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Using Roth Conversions Between Retirement and Age 73 to Reduce Future RMDs

May 21, 2024

Using Roth Conversions Between Retirement and Age 73 to Reduce Future RMDs

By Compass Capital Management


A Roth conversion is a financial maneuver where you convert funds from a traditional Individual Retirement Account (IRA) or 401(k) into a Roth IRA. This process involves paying taxes on the converted amount, as traditional IRA/401(k) contributions are typically made with pre-tax dollars, while Roth IRA contributions are made with after-tax dollars. Here’s why someone might consider doing a Roth conversion after retirement and before reaching the age of 73 when Required Minimum Distributions (RMDs) start:

Tax-Free Growth and Withdrawals

Roth IRAs offer tax-free growth and tax-free withdrawals in retirement. By converting to a Roth IRA, you pay taxes now but avoid future taxes on the growth of these investments.

No RMDs for Roth IRAs

Roth IRAs are not subject to RMDs during the owner's lifetime. This is a significant advantage, as RMDs force you to withdraw specific amounts from traditional IRAs/401(k)s annually, starting at age 73, potentially leading to higher taxable income in those years.

Lower Lifetime Tax Burden

If you expect your tax rate in retirement to be higher than your current tax rate, converting to a Roth IRA could lower your overall tax burden. By paying taxes at a lower rate now, you avoid paying taxes at a potentially higher rate in the future.

Estate Planning Benefits

Roth IRAs can be an effective estate planning tool. Heirs inherit Roth IRAs tax-free, whereas they would owe taxes on inherited traditional IRAs or 401(k)s. If your heirs are in a higher marginal tax bracket, an inherited Roth IRA would be better than an inherited traditional IRA.

Flexibility in Retirement Income Planning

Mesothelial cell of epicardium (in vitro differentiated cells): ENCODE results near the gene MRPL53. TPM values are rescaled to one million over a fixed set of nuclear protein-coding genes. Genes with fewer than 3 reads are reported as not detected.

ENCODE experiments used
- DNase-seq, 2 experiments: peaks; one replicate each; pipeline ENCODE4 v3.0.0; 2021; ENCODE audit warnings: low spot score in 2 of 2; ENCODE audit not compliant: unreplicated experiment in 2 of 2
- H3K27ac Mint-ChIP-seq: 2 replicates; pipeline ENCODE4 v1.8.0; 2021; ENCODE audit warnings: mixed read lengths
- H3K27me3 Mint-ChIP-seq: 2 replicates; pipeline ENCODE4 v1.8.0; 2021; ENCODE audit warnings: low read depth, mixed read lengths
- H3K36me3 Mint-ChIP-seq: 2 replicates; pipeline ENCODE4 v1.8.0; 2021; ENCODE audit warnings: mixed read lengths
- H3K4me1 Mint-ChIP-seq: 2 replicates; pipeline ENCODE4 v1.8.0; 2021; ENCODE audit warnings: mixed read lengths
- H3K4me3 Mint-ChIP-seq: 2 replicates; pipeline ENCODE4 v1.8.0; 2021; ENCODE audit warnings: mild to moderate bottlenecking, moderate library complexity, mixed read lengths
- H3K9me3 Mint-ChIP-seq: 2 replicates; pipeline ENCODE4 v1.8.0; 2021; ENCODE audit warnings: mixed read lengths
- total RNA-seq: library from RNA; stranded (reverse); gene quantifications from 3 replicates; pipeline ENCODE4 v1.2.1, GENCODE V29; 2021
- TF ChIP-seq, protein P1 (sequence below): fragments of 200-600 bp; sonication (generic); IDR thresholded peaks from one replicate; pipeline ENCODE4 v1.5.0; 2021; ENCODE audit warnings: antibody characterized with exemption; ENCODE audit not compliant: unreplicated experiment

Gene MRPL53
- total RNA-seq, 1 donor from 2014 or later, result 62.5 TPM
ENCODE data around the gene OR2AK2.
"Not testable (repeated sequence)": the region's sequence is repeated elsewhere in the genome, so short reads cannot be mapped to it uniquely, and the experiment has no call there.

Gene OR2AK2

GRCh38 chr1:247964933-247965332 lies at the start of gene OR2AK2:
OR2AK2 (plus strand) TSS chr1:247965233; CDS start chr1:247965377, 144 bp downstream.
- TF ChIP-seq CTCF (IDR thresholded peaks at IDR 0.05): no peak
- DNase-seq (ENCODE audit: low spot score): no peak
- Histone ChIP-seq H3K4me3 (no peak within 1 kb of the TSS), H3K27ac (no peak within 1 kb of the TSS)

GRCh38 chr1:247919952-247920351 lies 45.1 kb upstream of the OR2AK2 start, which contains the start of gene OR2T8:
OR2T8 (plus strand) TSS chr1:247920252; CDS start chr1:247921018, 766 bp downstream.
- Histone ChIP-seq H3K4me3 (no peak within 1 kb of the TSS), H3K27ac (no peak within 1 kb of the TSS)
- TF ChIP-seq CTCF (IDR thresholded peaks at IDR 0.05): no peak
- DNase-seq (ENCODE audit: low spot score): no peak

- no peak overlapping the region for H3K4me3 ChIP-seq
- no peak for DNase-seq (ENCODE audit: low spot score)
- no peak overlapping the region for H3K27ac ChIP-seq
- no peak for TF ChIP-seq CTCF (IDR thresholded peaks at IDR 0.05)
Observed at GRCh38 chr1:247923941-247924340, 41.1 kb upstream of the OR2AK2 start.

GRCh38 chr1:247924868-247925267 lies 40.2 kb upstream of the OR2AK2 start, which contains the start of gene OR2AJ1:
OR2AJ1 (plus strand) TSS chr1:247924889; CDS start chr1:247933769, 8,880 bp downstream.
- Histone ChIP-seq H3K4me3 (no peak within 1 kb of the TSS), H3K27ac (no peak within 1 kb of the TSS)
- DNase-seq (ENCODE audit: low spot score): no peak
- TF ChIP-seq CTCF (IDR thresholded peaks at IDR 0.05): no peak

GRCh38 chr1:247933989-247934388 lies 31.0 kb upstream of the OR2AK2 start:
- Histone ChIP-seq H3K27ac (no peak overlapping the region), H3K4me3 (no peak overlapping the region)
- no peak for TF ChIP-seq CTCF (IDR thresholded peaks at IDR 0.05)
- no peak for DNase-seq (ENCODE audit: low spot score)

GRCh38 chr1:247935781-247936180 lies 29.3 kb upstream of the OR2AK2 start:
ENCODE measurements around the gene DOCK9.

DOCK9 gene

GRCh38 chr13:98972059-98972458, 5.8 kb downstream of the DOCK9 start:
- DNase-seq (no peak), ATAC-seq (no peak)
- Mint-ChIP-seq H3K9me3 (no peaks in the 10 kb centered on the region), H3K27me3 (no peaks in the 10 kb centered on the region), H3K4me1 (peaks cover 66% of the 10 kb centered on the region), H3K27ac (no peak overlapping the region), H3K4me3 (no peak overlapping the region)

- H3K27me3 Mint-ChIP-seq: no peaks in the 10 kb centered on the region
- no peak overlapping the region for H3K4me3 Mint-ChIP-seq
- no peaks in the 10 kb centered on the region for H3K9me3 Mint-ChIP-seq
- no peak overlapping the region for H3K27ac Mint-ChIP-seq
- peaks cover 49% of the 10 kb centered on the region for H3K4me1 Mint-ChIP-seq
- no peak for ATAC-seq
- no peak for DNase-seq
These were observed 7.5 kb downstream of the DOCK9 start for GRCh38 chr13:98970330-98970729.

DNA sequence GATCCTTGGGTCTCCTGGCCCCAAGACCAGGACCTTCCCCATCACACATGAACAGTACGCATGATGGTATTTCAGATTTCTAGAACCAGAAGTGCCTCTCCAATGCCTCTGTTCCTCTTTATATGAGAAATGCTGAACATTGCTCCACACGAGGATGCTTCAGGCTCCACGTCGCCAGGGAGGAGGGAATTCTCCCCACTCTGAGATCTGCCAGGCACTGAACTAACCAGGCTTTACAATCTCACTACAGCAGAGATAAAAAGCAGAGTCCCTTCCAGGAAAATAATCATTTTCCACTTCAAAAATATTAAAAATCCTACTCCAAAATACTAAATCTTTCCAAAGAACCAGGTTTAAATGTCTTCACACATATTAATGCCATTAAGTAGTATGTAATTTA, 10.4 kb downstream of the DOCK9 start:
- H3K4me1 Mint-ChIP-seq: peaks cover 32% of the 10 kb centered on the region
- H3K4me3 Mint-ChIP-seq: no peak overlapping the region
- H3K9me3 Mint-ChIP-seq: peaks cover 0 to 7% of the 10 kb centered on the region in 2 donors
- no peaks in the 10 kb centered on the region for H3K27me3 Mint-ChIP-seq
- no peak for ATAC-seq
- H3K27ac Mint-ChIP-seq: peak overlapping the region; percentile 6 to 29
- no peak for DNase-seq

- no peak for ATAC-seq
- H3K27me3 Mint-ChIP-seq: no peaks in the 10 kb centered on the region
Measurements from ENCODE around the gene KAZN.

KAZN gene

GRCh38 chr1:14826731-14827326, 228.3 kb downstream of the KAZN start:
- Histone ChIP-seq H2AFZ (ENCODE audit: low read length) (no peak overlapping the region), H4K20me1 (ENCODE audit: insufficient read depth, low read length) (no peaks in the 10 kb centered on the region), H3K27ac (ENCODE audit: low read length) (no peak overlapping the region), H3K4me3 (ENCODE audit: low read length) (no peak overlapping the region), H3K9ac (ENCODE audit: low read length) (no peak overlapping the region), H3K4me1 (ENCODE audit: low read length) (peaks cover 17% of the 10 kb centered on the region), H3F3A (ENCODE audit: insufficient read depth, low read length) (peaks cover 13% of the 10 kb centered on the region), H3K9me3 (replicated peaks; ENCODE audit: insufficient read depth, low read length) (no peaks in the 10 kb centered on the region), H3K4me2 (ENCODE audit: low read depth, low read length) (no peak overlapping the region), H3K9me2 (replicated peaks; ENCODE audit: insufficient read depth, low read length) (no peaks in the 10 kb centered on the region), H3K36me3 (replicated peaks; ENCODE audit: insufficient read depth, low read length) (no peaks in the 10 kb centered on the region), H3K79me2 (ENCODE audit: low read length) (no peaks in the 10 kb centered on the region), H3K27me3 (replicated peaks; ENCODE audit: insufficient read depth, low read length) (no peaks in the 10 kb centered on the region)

Having funds in a Roth IRA provides more flexibility in managing retirement income and taxes, as you can choose when and how much to withdraw without tax implications.

Market Timing

If your retirement accounts have declined due to a market downturn, a Roth conversion might mean paying taxes on a lower amount than you would have during a market high. Plus, the recovery of the assets will be tax-free in a Roth IRA.

It’s important to note that Roth conversions are not suitable for everyone. The decision should be based on individual circumstances, including current and expected future tax rates, retirement income needs, and estate planning goals.

For instance, recognizing significant income in a single year can put you in a higher marginal tax bracket and IRMAA bracket for Medicare premiums. At Compass Capital Management, we plan for those taxes and IRMAA brackets by forecasting to optimize the annual amount to convert each year.

Consulting with a financial advisor or tax professional is highly recommended to ensure that a Roth conversion aligns with your retirement strategy and tax planning.

Compass Capital Management is here to guide you through this process, providing personalized advice tailored to your financial goals.  Please feel free to give us a call and schedule an appointment.